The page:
Friendship. When I think about that word I see two different words smashed together. It’s obviously “friend” and “ship”.
“Friend” evokes a collage of people for me. Not a happy picture at all. In fact it actually makes me angry.
“Ship” brings up an instant mental image of the Titanic sinking and well…that pretty much sums up my experience with friendship.
I’m to blame as well though (sigh) for most of the failures pertaining to maintaining a healthy friendship. There is however one that I know I did not screw up and will treasure for all eternity.
My dad was my best friend. Always was and up until the day he died, I never even knew. As I type these words I realize, that’s the best friendship there ever could be. A friendship you knew didn’t even exist and not because you were blind to it, but because it was so natural and special that it didn’t bear being brought into the light continuously. There was no need to brag about it. No need to constantly remind each other and expect accolades for a job well done every day at keeping it alive.
It just thrived.
As a young child it was like a tiny seedling pushing through the soil. Begging to be nurtured by water, light and tenderness. On both ends. I was small and without a mother and my father was newly widowed and raising a baby on his own. We both needed that nurturing and shelter from the harsh winds and driving rains, and prospered and bloomed when the sun shone down and the breezes stirred gently across life.
Through the pre-teen years we were like a ground covering of Lantana. Hardy, yet still beaten down easily by the elements. Growing ever outward, reaching for the next bit of earth, covering whatever bit of space I could find. I was emerging from my bud and exploring new territory, and my dad? He was following behind me covering the inches I had managed to conquer, yet staying his distance as to not suffocate me. He didn’t drink all the water I needed but took what his flower needed and nothing more. Always next to me but his own separate plant.
Then everything morphed into a landscape of concrete and buildings and noisy traffic. Pollution. Cracked sidewalks with people hurrying by. Oblivious to who or what they stepped on.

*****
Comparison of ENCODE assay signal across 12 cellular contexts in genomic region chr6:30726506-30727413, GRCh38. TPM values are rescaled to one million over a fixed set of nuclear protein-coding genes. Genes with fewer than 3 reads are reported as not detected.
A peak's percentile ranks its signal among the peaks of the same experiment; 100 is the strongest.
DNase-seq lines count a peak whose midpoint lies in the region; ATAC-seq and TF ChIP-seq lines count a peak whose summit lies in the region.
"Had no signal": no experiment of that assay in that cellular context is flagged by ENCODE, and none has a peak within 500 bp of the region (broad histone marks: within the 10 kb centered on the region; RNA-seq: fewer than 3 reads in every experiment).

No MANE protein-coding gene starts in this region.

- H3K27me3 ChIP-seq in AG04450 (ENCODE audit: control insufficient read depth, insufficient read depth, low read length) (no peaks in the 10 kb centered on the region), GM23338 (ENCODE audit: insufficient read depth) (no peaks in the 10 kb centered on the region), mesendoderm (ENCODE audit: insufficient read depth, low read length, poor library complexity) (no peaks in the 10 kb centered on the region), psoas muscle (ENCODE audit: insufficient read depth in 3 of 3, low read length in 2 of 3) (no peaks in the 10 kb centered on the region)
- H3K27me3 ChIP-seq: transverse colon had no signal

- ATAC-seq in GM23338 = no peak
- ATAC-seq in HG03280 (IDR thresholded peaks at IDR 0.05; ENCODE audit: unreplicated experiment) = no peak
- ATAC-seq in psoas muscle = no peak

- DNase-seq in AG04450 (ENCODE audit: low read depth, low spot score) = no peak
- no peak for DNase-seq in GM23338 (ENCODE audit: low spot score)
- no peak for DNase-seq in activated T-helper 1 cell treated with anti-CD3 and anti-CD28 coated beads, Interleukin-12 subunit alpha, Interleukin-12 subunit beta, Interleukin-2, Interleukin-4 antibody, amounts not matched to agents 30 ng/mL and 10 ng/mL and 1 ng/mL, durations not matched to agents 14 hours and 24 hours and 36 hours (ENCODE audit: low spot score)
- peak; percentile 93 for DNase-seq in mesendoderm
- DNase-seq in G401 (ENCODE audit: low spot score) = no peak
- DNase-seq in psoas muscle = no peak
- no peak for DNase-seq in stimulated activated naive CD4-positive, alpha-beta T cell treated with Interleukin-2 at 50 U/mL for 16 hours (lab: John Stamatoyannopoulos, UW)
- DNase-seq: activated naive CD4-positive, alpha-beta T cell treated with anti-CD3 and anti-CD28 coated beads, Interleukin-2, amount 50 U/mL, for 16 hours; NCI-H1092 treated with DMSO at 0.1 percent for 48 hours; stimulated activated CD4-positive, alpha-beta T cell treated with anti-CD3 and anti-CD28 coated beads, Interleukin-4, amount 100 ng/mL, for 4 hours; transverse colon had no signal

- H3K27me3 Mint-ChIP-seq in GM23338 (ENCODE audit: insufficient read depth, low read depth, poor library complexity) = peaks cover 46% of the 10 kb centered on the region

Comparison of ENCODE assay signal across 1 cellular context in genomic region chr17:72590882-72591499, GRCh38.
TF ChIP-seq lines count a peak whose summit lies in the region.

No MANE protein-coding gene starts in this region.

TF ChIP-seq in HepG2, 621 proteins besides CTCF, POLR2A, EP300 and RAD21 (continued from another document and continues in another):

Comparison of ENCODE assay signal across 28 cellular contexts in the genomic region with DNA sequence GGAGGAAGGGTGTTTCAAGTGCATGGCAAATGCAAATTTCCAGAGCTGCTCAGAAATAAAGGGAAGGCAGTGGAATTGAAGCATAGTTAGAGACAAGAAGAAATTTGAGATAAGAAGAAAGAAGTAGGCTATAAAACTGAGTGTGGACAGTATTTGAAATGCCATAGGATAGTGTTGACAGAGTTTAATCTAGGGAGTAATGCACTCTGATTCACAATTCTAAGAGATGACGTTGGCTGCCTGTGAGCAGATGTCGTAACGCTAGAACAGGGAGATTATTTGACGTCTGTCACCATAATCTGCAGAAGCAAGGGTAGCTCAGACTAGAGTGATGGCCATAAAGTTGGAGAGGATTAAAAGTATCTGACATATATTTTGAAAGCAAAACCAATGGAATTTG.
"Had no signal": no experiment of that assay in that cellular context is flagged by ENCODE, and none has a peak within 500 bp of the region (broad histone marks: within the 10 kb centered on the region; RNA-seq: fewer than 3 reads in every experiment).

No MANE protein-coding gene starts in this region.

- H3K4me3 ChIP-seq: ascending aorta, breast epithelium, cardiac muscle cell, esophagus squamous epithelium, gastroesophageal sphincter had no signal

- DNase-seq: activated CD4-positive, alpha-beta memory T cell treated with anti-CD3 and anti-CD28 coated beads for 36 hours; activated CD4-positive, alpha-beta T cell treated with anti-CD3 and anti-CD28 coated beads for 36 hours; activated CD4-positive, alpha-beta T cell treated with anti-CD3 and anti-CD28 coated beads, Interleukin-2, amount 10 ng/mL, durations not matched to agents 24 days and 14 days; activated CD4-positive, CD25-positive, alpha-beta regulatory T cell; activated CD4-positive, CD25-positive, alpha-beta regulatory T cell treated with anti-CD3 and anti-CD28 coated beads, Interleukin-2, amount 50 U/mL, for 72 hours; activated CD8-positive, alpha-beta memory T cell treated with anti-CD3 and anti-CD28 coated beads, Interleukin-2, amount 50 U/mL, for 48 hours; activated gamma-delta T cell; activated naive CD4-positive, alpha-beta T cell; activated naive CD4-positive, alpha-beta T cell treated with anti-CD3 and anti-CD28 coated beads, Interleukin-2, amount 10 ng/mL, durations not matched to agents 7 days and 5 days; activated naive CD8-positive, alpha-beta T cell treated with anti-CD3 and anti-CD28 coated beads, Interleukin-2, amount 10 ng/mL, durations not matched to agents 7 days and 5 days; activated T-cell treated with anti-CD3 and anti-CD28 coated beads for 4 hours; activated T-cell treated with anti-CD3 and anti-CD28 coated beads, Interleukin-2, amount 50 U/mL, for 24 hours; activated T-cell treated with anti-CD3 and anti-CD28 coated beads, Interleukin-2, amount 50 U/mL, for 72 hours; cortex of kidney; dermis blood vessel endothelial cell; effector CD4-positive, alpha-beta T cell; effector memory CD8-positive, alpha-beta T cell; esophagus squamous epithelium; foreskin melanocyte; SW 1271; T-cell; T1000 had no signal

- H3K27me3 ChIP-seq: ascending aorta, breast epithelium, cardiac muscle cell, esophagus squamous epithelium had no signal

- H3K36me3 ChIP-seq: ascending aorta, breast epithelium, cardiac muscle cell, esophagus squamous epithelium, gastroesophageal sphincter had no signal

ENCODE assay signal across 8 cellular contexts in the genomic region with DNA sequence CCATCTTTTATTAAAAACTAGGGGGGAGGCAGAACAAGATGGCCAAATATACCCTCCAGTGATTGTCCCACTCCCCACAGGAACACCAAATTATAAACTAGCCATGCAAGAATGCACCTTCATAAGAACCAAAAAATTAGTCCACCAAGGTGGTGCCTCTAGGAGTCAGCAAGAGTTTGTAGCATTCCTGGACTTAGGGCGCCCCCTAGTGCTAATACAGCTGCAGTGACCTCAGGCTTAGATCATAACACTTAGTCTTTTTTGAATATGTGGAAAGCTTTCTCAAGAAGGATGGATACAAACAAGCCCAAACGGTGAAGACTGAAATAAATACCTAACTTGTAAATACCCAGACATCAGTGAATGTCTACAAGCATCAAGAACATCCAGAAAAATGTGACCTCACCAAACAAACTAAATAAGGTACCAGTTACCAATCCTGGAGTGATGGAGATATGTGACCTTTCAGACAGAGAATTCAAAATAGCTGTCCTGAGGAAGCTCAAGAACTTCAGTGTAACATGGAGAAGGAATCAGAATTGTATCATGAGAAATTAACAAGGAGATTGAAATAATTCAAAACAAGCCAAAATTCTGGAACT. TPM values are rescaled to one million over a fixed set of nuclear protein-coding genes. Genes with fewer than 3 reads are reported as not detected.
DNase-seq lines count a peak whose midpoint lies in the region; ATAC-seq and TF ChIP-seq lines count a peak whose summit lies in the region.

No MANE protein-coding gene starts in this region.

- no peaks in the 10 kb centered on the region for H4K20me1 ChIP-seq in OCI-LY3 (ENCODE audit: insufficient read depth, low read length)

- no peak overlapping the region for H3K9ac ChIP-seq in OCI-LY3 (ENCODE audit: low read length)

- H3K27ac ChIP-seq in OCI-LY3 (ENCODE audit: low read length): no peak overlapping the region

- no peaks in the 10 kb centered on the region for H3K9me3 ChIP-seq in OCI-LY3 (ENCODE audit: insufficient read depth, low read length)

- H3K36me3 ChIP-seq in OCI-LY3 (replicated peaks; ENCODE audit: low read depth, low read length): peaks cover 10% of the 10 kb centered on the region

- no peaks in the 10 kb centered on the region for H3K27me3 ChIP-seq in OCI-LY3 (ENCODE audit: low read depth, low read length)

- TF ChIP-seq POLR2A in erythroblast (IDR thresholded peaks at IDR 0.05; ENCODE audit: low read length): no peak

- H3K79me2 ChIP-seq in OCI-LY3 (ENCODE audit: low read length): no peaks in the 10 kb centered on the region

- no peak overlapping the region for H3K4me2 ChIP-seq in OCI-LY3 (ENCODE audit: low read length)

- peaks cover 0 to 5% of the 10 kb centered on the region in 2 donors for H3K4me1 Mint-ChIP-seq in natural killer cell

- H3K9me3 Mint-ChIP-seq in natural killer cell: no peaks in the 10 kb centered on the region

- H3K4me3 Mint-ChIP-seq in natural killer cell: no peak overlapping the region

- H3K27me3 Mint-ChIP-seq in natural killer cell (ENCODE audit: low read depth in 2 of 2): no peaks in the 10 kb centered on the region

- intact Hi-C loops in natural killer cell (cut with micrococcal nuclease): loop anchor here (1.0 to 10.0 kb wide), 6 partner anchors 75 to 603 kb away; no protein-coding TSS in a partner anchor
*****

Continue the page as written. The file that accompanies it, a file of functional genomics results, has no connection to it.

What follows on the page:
In the midst of all that chaos was a rose, through the concrete in the middle of the hustle and bustle of teenage years. However my dad continued to push through the throngs of madness and keep watering the rose. His own foliage suffering the pounding of life, withering some days. Giving his own water and sun to me. Ensuring I still had what I needed to grow.
Once my own blossoms had been trimmed though, a new plant emerged. A new delicate shoot, so to speak. A son. I had become a fruit bearing plant. During this transitional period in life, all of the aforementioned horticulture references blended into one and I could not imagine at that time what my dad must have been feeling.
Drought. Floods. Intense heat alternating with cold and biting winds. It was a time of change and not just within my pot.
You see, my father’s roots were drying up. They had been my whole life. No longer able to sustain himself much less me, I became his caretaker. I was still that young plant he had watched come through the soil so long ago, it seemed, yet only yesterday. He however had weathered many days in the sun and needed my help now.
I gave my own water to him. My nutrients. Holding onto just enough to keep myself going along with trying to keep my new little bud healthy and alive.
In some aspects I was still that ground covering Lantana. Searching for memories of my father, ways to keep him alive. Other days I was that rose again, suffering the hardships that I had once seen before, only this time I was on the other side. I was the nurturer. The giver.
Then, one day, it was over. My father’s time. I sat in that empty room in my home after the funeral home had come and taken him. Looking at the empty bed where he once had laid, I felt so despondent. Empty. Much like a field of nothing. Just dirt. The grittiness of death harsh upon my heart.
Of course I did. My daddy had gone. Gone and left me to take care of myself now. My own son watching me from the door of the room while I just sat there. You see, for weeks I had known my father would be uprooted and taken away from me. My son had too. I’d cried my tears already. The one’s that came now were for my son. In a sense, looking back, those were nurturing tears. The circle of life, so to speak, had come full circle now.
My son now is in the chaotic concrete phase of life and I see myself struggling forth through the crowd of elements. I endeavor to keep his spirit alive.
Most people say that a parent and child should not be friends. I digress though. I think that the friendship between a child and their mother or father or both, each it’s own unique flower, begins from the first day that seed is planted.
The difference is that it’s hidden behind the love.
So when I’m asked what friendship means to me. Asked, to describe it or explain it. There is only one word that I can take from it in the end. Not two. One.